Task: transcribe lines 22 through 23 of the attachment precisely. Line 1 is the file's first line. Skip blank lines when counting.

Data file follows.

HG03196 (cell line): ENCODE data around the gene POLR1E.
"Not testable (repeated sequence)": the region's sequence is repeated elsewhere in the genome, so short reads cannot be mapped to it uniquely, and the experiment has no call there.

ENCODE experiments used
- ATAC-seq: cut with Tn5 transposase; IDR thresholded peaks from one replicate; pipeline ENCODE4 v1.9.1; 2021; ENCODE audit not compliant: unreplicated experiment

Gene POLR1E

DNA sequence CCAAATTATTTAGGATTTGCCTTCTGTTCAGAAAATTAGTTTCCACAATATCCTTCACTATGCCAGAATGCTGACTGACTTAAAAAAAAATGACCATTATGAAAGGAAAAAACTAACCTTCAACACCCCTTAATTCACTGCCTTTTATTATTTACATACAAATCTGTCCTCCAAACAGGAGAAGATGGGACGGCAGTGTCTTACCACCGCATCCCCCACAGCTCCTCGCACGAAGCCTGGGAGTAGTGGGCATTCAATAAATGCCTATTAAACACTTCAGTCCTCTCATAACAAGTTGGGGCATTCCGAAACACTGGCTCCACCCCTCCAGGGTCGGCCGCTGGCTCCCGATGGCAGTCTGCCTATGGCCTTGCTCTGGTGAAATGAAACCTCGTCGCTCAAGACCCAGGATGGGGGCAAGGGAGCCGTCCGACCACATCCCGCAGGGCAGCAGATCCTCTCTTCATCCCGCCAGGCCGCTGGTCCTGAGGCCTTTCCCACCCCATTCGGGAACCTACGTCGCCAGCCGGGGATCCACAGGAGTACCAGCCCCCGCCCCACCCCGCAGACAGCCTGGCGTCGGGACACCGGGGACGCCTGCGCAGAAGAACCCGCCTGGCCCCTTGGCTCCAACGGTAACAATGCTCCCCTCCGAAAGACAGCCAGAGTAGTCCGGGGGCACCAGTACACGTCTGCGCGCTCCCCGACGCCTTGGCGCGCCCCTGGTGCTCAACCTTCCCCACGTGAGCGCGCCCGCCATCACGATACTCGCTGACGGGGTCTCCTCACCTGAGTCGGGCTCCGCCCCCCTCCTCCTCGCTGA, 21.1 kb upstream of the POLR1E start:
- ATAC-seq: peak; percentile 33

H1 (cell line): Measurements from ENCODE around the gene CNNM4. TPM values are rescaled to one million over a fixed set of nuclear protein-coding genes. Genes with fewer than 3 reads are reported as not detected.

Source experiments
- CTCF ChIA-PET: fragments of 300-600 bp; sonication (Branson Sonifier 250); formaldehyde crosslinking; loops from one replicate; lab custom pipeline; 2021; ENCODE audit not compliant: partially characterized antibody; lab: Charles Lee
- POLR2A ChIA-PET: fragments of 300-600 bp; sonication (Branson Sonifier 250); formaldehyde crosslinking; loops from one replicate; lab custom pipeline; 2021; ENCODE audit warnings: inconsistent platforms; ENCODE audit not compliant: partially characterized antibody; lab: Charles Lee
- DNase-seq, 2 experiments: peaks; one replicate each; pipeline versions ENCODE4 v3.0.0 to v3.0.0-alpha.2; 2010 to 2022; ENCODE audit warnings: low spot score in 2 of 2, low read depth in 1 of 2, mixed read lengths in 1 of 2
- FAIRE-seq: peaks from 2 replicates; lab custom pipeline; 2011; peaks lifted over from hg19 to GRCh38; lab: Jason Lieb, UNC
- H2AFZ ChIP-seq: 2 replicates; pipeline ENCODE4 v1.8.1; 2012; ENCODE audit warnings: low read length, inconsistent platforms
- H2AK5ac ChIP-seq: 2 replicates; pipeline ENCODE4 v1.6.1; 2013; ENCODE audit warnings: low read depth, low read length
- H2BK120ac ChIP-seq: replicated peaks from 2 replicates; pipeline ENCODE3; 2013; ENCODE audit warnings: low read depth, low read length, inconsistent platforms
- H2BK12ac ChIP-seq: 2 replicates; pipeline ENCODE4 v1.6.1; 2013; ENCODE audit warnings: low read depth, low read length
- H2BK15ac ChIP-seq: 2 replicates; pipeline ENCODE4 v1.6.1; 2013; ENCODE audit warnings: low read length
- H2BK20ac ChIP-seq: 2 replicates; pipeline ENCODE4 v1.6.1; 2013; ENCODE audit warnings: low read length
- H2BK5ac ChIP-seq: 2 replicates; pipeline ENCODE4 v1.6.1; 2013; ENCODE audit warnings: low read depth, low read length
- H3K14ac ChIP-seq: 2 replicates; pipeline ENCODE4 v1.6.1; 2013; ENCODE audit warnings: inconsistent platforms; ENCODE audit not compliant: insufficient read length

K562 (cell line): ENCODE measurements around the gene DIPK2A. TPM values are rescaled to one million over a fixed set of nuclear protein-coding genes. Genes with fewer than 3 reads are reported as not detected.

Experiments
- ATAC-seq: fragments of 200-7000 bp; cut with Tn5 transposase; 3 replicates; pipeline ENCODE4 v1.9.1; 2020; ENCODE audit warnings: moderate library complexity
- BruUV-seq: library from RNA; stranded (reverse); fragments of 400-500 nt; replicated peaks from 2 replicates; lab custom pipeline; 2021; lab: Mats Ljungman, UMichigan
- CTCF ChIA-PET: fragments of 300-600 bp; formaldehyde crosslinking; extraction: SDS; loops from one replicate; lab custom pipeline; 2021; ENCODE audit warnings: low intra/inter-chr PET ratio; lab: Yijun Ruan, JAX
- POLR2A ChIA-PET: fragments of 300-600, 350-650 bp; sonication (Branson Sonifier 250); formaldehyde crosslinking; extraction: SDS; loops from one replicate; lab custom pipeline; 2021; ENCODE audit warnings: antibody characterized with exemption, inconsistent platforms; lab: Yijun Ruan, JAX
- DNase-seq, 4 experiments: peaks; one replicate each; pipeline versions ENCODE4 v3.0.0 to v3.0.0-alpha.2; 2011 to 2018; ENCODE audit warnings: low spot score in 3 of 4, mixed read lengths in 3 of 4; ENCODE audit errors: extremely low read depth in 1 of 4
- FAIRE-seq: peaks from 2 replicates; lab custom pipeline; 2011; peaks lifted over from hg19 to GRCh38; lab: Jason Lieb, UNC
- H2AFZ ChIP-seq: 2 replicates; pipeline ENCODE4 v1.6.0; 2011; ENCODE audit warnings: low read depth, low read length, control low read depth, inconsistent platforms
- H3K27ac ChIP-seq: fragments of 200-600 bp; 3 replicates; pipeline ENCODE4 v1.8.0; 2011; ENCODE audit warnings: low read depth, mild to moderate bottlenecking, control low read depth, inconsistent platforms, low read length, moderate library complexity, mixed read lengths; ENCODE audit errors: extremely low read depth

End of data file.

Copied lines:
K562 (cell line): ENCODE measurements around the gene DIPK2A. TPM values are rescaled to one million over a fixed set of nuclear protein-coding genes. Genes with fewer than 3 reads are reported as not detected.

Experiments